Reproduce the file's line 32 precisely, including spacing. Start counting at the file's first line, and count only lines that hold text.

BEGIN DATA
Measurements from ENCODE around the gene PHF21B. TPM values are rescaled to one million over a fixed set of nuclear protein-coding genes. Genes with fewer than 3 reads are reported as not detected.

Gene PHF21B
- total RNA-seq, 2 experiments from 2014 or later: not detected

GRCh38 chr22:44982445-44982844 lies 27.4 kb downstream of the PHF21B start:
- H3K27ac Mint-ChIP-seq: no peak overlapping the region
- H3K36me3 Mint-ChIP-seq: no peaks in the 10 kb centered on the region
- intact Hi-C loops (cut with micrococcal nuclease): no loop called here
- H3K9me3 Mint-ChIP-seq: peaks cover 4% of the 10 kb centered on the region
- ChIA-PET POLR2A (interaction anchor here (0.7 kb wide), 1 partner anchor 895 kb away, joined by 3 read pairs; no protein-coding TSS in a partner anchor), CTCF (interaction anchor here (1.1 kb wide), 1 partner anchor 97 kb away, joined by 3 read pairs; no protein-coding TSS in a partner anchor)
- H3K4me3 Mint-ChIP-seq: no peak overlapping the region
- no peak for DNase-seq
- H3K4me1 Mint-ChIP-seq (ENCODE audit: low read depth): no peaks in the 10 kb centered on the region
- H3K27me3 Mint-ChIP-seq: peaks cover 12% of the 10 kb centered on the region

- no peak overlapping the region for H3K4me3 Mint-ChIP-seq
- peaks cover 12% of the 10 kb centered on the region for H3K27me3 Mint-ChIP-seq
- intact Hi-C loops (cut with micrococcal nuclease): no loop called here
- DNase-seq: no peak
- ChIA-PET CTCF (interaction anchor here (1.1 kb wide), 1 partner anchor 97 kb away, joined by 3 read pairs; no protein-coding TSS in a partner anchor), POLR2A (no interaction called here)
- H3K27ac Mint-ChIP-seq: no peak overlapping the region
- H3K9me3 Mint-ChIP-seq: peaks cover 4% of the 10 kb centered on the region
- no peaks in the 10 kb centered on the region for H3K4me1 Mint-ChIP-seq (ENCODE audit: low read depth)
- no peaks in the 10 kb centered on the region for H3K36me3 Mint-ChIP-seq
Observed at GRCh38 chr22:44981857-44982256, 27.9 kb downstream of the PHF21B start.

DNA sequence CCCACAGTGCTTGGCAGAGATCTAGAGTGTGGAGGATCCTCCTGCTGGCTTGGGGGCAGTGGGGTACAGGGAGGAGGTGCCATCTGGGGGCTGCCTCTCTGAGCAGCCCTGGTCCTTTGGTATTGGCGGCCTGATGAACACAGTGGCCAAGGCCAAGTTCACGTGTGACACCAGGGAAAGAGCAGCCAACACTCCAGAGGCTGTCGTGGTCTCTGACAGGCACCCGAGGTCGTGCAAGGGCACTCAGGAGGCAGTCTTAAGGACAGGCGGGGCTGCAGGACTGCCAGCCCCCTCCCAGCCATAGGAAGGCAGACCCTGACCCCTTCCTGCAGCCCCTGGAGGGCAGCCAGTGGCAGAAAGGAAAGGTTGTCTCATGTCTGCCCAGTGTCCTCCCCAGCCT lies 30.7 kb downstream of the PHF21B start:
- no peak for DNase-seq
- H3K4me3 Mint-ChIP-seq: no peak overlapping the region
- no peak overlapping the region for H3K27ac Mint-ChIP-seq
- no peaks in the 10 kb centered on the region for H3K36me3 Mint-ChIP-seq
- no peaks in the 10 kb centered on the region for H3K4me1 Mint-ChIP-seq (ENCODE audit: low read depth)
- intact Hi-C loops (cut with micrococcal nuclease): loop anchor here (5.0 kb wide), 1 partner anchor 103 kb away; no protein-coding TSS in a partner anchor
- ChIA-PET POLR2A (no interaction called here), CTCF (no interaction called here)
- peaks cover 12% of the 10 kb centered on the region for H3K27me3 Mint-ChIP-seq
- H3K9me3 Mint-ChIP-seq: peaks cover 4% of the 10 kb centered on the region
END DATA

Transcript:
- peaks cover 12% of the 10 kb centered on the region for H3K27me3 Mint-ChIP-seq